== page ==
Ping Sun and Haimin Ding contribute equally to this work.

Acknowledgments

This study was supported by grants of New Teacher Fund for Doctor Station from the Ministry of Education (20120013110013), National Natural Science Foundation (81473546), and 973-Projects (2012CB911004, 2010CB912303).

References

  1. M. S. Forman, J. Q. Trojanowski, and V. M.-Y. Lee, “Neurodegenerative diseases: a decade of discoveries paves the way for therapeutic breakthroughs,” Nature Medicine, vol. 10, no. 10, pp. 1055–1063, 2004. View at Publisher · View at Google Scholar · View at Scopus
  2. C. Reitz, E. Rogaeva, T. Foroud, and L. A. Farrer, “Genetics and genomics of late-onset Alzheimer's disease and its endophenotypes,” International Journal of Alzheimer's Disease, vol. 2011, Article ID 284728, 2 pages, 2011. View at Publisher · View at Google Scholar · View at Scopus
  3. D. W. Dickson, J. Farlo, P. Davies, H. Crystal, P. Fuld, and S. H. C. Yen, “Alzheimer's disease. A double-labeling immunohistochemical study of senile plaques,” American Journal of Pathology, vol. 132, no. 1, pp. 86–101, 1988. View at Google Scholar · View at Scopus
  4. Y. Gong, L. Chang, K. L. Viola et al., “Alzheimer's disease-affected brain: Presence of oligomeric Aβ ligands (ADDLs) suggests a molecular basis for reversible memory loss,” Proceedings of the National Academy of Sciences of the United States of America, vol. 100, no. 18, pp. 10417–10422, 2003. View at Publisher · View at Google Scholar · View at Scopus
  5. D. E. Ehrnhoefer, J. Bieschke, A. Boeddrich et al., “EGCG redirects amyloidogenic polypeptides into unstructured, off-pathway oligomers,” Nature Structural and Molecular Biology, vol. 15, no. 6, pp. 558–566, 2008. View at Publisher · View at Google Scholar · View at Scopus
  6. Q. Hua, H.-M. Ding, and M. Liang, “Progress on Aβ-Targeted therapeutic strategies for Alzheimer's disease,” Progress in Biochemistry and Biophysics, vol. 39, no. 8, pp. 734–740, 2012. View at Publisher · View at Google Scholar · View at Scopus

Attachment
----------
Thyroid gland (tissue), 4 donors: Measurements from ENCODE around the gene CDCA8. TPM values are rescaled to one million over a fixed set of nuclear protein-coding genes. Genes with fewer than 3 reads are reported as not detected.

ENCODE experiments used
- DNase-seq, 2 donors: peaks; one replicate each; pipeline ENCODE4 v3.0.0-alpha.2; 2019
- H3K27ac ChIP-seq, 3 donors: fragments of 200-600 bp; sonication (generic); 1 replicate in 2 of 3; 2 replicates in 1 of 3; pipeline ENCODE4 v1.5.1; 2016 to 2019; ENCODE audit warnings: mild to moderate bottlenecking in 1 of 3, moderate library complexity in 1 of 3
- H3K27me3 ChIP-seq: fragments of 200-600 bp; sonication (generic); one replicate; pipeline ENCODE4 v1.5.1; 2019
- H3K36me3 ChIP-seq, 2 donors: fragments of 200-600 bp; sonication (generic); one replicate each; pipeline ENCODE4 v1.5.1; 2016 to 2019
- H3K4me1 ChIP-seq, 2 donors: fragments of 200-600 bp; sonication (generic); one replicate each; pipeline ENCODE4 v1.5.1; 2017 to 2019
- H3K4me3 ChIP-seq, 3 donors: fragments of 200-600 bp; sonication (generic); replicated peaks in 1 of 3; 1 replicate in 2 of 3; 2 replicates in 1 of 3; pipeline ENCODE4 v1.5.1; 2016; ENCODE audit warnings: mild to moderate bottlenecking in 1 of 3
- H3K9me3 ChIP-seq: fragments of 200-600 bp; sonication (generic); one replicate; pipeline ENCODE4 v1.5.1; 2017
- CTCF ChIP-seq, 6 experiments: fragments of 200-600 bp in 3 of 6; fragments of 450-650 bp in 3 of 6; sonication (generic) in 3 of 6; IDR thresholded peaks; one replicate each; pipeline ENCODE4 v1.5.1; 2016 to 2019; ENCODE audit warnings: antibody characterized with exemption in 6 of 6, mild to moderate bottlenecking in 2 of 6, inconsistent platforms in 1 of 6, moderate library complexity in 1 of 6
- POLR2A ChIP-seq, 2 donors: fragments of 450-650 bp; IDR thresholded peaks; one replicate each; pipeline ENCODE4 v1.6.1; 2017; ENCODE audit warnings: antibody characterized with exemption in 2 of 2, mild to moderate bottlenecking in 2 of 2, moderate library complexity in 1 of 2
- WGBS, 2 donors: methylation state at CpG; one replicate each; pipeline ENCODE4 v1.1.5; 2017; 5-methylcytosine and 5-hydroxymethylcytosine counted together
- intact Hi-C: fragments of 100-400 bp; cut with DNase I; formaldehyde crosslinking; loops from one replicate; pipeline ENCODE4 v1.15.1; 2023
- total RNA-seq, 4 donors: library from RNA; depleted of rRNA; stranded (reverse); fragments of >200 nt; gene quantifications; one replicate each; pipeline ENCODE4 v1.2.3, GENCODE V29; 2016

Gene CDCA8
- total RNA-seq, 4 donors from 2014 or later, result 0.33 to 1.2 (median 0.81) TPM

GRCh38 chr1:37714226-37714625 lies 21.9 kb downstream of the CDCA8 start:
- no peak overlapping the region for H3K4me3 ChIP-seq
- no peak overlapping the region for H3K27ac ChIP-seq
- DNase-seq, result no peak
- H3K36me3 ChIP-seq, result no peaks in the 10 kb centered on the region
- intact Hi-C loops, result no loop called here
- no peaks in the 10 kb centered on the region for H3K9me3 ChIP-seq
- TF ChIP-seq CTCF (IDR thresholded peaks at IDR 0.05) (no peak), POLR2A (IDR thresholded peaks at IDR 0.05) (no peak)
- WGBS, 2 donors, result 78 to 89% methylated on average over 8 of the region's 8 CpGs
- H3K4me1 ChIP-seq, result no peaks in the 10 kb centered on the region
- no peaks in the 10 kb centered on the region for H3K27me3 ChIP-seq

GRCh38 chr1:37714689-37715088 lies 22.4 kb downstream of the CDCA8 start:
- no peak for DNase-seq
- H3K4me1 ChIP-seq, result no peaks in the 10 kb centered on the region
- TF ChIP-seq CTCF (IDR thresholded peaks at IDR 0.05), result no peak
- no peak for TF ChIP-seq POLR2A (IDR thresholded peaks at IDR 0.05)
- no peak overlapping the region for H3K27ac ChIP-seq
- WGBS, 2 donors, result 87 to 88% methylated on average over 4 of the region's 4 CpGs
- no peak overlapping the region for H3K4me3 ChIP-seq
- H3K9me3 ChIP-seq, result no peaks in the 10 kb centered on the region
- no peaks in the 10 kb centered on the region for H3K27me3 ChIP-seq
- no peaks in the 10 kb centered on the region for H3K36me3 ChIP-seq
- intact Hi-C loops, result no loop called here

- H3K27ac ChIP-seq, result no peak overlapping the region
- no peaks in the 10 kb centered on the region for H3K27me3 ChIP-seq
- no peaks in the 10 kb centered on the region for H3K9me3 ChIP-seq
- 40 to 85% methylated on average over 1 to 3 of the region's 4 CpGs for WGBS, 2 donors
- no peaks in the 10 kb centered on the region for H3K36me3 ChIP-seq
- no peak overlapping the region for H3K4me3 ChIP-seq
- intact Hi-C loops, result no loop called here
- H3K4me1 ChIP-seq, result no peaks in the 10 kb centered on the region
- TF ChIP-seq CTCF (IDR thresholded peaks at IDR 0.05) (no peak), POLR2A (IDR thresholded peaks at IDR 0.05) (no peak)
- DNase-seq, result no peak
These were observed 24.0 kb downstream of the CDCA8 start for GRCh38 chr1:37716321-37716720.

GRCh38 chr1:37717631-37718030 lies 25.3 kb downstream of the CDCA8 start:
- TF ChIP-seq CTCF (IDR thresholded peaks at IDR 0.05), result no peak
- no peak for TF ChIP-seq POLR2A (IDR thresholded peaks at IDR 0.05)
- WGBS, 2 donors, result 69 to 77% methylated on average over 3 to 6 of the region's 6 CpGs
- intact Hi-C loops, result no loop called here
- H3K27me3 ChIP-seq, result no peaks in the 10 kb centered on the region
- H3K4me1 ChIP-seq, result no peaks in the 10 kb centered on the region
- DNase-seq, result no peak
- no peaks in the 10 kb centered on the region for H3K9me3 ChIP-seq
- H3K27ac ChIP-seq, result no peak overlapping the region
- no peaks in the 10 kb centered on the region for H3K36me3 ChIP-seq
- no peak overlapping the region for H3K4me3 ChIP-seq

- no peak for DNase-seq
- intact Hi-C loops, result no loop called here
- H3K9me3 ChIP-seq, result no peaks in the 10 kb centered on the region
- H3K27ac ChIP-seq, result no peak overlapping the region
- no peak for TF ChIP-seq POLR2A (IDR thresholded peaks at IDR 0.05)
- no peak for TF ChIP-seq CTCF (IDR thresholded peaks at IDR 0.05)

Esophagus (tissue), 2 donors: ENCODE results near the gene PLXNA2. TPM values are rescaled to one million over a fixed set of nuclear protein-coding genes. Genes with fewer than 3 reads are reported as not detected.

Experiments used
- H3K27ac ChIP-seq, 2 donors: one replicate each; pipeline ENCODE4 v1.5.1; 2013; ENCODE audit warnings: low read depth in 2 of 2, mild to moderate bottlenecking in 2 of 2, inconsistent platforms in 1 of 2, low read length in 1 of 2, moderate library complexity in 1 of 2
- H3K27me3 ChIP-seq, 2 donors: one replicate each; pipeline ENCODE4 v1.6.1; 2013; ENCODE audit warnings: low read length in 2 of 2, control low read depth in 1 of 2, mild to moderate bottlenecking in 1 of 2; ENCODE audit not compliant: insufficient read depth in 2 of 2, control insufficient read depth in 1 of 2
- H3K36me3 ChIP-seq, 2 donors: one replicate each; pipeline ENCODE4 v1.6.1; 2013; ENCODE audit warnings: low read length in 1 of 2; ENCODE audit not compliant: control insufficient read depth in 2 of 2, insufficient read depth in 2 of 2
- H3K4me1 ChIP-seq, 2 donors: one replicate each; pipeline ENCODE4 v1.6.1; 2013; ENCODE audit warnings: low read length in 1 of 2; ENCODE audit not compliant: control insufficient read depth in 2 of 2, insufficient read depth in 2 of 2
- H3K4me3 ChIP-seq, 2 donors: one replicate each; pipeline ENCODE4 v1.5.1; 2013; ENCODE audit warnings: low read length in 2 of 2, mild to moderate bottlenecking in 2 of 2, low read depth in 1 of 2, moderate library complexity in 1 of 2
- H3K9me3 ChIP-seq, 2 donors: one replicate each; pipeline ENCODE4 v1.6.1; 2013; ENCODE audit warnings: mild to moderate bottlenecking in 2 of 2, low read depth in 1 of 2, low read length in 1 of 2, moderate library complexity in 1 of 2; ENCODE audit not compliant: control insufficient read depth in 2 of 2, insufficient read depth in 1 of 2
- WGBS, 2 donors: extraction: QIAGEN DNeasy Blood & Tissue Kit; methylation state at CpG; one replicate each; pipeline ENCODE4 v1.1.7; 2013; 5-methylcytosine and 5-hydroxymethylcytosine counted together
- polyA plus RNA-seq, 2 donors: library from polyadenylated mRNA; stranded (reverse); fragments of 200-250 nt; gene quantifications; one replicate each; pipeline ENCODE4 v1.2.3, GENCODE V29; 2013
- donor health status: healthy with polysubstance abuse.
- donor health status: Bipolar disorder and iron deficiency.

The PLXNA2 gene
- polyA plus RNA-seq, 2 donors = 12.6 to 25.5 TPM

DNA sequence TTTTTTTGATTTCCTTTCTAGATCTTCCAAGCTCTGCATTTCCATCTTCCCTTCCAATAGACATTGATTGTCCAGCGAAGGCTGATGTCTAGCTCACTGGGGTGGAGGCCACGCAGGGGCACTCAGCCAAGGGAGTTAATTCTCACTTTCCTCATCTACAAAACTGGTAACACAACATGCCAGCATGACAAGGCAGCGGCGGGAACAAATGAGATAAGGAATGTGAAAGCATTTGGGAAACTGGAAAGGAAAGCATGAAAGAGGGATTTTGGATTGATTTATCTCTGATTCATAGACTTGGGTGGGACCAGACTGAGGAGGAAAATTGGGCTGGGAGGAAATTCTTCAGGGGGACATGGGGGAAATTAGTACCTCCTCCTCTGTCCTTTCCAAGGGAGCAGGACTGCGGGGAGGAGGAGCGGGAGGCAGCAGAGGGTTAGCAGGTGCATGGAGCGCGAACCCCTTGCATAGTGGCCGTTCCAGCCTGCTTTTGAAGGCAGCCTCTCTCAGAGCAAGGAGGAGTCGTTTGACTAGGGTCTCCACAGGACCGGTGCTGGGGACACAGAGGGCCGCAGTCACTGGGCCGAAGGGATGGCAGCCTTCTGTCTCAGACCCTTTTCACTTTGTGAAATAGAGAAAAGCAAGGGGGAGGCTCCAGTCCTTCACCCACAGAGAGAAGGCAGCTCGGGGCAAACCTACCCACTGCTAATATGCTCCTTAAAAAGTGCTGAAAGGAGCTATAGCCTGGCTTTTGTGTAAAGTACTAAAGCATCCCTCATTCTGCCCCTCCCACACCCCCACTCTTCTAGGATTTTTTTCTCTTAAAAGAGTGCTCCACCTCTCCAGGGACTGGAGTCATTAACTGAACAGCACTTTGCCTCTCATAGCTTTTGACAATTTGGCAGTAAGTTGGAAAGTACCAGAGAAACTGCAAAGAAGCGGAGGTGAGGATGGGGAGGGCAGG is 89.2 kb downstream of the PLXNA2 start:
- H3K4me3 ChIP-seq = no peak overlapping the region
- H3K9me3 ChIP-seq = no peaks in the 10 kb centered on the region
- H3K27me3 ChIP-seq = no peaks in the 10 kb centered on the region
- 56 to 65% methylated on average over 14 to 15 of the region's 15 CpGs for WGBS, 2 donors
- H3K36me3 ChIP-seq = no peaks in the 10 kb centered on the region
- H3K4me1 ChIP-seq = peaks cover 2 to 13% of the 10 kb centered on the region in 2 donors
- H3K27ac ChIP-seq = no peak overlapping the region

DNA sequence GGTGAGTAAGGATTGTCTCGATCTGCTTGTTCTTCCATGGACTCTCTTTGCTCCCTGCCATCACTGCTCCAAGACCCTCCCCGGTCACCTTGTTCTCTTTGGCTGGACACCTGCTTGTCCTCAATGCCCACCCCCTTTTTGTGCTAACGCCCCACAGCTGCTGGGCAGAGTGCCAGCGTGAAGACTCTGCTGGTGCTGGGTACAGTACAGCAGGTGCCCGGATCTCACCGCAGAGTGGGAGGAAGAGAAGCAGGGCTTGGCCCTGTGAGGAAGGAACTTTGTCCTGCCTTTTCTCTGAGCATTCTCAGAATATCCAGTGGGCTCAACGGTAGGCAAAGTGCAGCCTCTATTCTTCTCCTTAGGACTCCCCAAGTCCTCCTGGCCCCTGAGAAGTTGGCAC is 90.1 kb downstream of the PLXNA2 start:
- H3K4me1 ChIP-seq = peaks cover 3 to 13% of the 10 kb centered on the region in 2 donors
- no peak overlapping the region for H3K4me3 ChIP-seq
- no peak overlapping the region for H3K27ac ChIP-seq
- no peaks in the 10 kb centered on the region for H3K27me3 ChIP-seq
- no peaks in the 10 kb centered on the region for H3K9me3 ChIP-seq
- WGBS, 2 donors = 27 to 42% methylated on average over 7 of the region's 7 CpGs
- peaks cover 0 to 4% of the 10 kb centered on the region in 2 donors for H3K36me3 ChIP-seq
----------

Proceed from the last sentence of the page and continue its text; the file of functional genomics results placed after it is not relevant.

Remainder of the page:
7. A. Tjernberg, P. O. Edlund, and B. Norén, “Screening of eltanolone metabolites in dog urine by anion-exchange/reversed-phase liquid chromatography and mass spectrometry,” Journal of Chromatography B: Biomedical Applications, vol. 715, no. 2, pp. 395–407, 1998. View at Publisher · View at Google Scholar · View at Scopus
  8. L. O. Tjernberg, C. Lilliehook, and D. J. Callaway, “Controlling amyloid beta-peptide fibril formation with protease-stable ligands,” The Journal of Biological Chemistry, vol. 272, no. 19, pp. 12601–12605, 1997. View at Google Scholar
  9. K. I. Watanabe, K. Nakamura, S. Akikusa et al., “Inhibitors of fibril formation and cytotoxicity of β-amyloid peptide composed of KLVFF recognition element and flexible hydrophilic disrupting element,” Biochemical and Biophysical Research Communications, vol. 290, no. 1, pp. 121–124, 2002. View at Publisher · View at Google Scholar · View at Scopus
  10. Y. Porat, A. Abramowitz, and E. Gazit, “Inhibition of amyloid fibril formation by polyphenols: structural similarity and aromatic interactions as a common inhibition mechanism,” Chemical Biology and Drug Design, vol. 67, no. 1, pp. 27–37, 2006. View at Publisher · View at Google Scholar · View at Scopus
  11. F. Yang, G. P. Lim, A. N. Begum et al., “Curcumin inhibits formation of amyloid β oligomers and fibrils, binds plaques, and reduces amyloid in vivo,” Journal of Biological Chemistry, vol. 280, no. 7, pp. 5892–5901, 2005. View at Publisher · View at Google Scholar · View at Scopus
  12. Y. Luo, J. V. Smith, V. Paramasivam et al., “Inhibition of amyloid-β aggregation and caspase-3 activation by the Ginkgo biloba extract EGb761,” Proceedings of the National Academy of Sciences of the United States of America, vol. 99, no. 19, pp. 12197–12202, 2002. View at Publisher · View at Google Scholar · View at Scopus